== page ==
Burnt Mtn. elegy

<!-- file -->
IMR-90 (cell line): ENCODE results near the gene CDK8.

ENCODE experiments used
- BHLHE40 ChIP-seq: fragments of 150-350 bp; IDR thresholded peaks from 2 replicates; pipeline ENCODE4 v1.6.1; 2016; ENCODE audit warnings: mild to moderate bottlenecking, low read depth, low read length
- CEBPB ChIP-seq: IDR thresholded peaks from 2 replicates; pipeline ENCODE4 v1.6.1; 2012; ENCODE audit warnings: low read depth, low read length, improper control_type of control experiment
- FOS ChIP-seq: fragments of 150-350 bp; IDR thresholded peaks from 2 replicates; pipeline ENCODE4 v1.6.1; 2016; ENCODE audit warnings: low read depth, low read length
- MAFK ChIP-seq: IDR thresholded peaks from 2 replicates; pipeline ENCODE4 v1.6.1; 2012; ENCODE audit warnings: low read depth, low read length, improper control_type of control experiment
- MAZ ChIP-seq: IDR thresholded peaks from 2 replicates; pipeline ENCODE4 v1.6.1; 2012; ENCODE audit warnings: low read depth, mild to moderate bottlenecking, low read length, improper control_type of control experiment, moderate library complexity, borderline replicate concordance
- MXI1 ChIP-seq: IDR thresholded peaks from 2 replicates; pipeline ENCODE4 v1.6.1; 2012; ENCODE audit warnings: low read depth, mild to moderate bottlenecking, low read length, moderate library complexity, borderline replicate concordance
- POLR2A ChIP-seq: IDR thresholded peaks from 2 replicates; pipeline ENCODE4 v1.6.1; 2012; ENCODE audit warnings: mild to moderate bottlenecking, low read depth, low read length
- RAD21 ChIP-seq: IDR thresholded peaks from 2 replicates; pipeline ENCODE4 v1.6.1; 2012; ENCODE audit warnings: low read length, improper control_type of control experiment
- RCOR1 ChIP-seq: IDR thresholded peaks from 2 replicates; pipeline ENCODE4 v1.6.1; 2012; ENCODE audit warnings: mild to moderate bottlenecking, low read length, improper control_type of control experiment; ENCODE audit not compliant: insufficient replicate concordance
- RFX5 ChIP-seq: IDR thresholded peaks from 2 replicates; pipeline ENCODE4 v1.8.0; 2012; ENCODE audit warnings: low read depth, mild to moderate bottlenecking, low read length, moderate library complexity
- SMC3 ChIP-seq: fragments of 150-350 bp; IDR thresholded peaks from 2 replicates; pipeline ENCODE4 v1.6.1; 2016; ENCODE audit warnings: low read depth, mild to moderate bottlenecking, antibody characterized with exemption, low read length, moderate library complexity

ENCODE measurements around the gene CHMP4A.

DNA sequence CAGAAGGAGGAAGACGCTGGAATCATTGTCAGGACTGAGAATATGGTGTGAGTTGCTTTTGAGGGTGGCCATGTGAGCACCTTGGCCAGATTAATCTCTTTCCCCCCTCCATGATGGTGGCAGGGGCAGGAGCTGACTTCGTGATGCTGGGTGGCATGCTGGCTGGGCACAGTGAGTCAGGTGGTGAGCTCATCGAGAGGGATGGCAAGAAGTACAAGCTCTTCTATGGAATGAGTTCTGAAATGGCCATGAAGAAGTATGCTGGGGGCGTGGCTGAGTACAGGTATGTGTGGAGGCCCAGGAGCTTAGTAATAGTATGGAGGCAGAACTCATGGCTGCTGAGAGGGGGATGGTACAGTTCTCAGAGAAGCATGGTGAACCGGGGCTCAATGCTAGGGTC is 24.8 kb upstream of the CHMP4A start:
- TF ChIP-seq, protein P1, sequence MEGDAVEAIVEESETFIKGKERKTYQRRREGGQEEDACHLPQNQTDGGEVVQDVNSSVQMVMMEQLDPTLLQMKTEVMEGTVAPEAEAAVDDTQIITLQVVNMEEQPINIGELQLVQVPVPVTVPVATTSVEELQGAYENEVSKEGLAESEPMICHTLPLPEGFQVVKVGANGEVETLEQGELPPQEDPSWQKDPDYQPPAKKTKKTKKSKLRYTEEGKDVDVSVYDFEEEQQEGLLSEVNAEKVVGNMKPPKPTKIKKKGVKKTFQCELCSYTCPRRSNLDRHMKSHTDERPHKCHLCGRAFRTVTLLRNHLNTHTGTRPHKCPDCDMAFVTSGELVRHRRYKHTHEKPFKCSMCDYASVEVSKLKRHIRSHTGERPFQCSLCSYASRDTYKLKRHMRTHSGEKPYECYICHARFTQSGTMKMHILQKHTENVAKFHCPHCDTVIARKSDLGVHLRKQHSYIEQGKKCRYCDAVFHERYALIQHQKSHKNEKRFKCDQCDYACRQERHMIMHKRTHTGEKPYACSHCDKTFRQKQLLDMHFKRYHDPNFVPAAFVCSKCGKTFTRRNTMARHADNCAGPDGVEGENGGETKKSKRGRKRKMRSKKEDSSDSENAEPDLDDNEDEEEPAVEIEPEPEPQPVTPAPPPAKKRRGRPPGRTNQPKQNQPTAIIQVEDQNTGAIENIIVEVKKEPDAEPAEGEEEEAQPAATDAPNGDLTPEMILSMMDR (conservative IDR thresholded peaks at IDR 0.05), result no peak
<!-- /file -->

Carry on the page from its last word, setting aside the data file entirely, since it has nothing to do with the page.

As I age, I strive to assimilate a geriatric perspective on life in preparation for the inevitable transformation to “old fart” status. The debate about developing new ski terrain on Burnt Mountain has caused me to wonder how I might explain it all to my grandchildren.”You mean, Grandpa, that there were no roads or ski runs here?”The question would be posed on the Buttermilk-to-Burnt Mountain gondola. The young boy would be looking down from the swaying compartment onto the ski area below where elk once wintered and in spring gave birth to their young.”That’s right, Forrest. (My grandson’s full name would be something like Forrest Glen Meadowmuffin Andersen) When I first skied here, this was all wild and undeveloped. Not even the Sugar Bowl Resort & Spa had been built, or the Highlands-to-Tiehack tram, or the Sundeck-to-Ashcroft subway. The forest down there was old growth … moss-covered and silent.””Grandpa, why did they kill all the elk?””Well, Forrest, they didn’t kill them. It was a passive thing where the elk were gradually moved out by development. People didn’t think a few more ski runs would make any difference. They thought the elk would adapt.”There are still a few elk left,” I would explain. “They just don’t call it a herd anymore. Now you’re lucky if you see one. Once this was all a roadless area.”Roadlessness is not a concept the young boy immediately grasps, now that roads go everywhere. Following the relentless exploitation of the national forests under the National Security Resource Recovery and Corporate Greed Act, only a few tracts of public land remain roadless.From the Sonoran desert to the high alpine life zones, roads were cut for oil and gas drilling, for mining exploration, for harvesting timber, for diverting water, for constructing alpine slides, four-wheeler parks and other resource sacrifice zones.”Years ago, Forrest, I used to ski across Burnt Mountain and not see another human being. Believe it or not, you could get lost down there.””Why did you want to ski where nobody else skied, Grandpa?””Oh …” and this is where the pondering comes, the old brain cells struggling to construct a reasonable answer to a long forgotten question. “Hmmmm. I guess it was like skiing through the garden of a giant and feeling small among the huge trees.”With the words comes a memory of breaking trail in deep, light snow among enormous tree trunks, of stopping in the deepest part of the forest to listen for the chatter of squirrels, of watching snow filtering gently through glistening in shafts of sunlight, of feeling the cold bite of pre-global warming winter.”Why did you want to feel small, Grandpa?””Because … sometimes we need to feel small in order to achieve perspective.”The boy looks at me quizzically, then studies the patchwork of timber and ski runs as we move along on the cable toward the top of Burnt Mountain where the Crown Royal Restaurant gleams in glass and steel. “I don’t want to be small,” he says. “I want to be big.””And you will be. But with every big tree that’s cut, and with every wild place that’s ruined, the world gets smaller. The world was bigger once, big enough for herds of elk and deer, big enough for bears and mountain lions, big enough for peace and quiet, big enough to get lost in, big enough to make us feel humble.”There is a pause as he studies me. “Grandpa, what is humble?””It’s something that a lot of people have forgotten.”Paul Andersen is reminiscing in advance, just in case. His column runs on Mondays.
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